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article imageEurope revises its stance on GM crops

By Tim Sandle     Dec 14, 2014 in Environment
A new agreement in the European Union allows genetically engineered crops to be approved without member-state votes. This represents a U-turn for before all member states needed to agree. The new policy will allow several GMO foods to enter the market.
The European Union (EU) Parliament together with the EU Commission reached a compromise regarding genetically engineered or genetically modified (GM) crops. With the new agreement, the EU does not need a majority of member states to agree a decision to approve a GM food product for human consumption. This means that the EU now has the authority to make decisions independent of member states. However, each state can then overrule the approval in its own country. This policy was predicted by Digital Journal last month. The new arrangement will be effective by spring of 2015.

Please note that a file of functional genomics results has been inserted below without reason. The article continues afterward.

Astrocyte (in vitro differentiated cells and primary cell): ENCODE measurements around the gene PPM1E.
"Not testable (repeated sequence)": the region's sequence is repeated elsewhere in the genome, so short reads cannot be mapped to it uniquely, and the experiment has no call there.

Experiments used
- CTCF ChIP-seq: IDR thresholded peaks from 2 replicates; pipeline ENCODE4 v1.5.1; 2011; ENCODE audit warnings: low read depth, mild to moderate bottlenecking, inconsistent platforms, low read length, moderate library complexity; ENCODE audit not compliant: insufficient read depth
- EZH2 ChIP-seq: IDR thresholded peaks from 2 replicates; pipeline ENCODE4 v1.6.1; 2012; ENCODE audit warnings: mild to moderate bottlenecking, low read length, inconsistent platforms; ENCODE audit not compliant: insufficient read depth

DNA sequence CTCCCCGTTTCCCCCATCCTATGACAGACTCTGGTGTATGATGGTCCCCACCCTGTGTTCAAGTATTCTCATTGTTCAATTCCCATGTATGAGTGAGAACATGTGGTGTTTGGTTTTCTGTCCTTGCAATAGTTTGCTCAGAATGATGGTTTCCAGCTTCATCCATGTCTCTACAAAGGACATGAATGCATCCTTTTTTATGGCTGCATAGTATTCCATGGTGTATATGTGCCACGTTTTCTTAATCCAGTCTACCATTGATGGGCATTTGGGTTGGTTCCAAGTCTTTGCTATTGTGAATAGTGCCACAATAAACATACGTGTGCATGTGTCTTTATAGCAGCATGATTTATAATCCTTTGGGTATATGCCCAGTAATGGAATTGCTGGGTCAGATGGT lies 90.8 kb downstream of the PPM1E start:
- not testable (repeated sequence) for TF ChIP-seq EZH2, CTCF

This means that two neighboring states, such as France and German, could adopt different positions on a GM crop with one country allowing it to grow and the other banning its use. This emphasizes the illogicality of the policy for seeds are not aware of national borders.
Furthermore, as Nature reports, several GM crops that “have been in limbo for years” are now likely to inch toward the market. Crops that stand to benefit from the new arrangement include a variety of corn called Bt11, which has been under EU regulatory review since the mid-1990s.
Several of the pro-GM lobby are not happy with the news. Beat Späth, from the Brussels-based biotechnology lobby EuropaBio, is disappointed that individual European countries still have a right to ban EU-approved products within their borders. Equally, opponents of GM crops are displeased that the European Food Safety Authority’s evaluation process has not changed.
More about Genetically modified, Crops, Corn, Genetics
 
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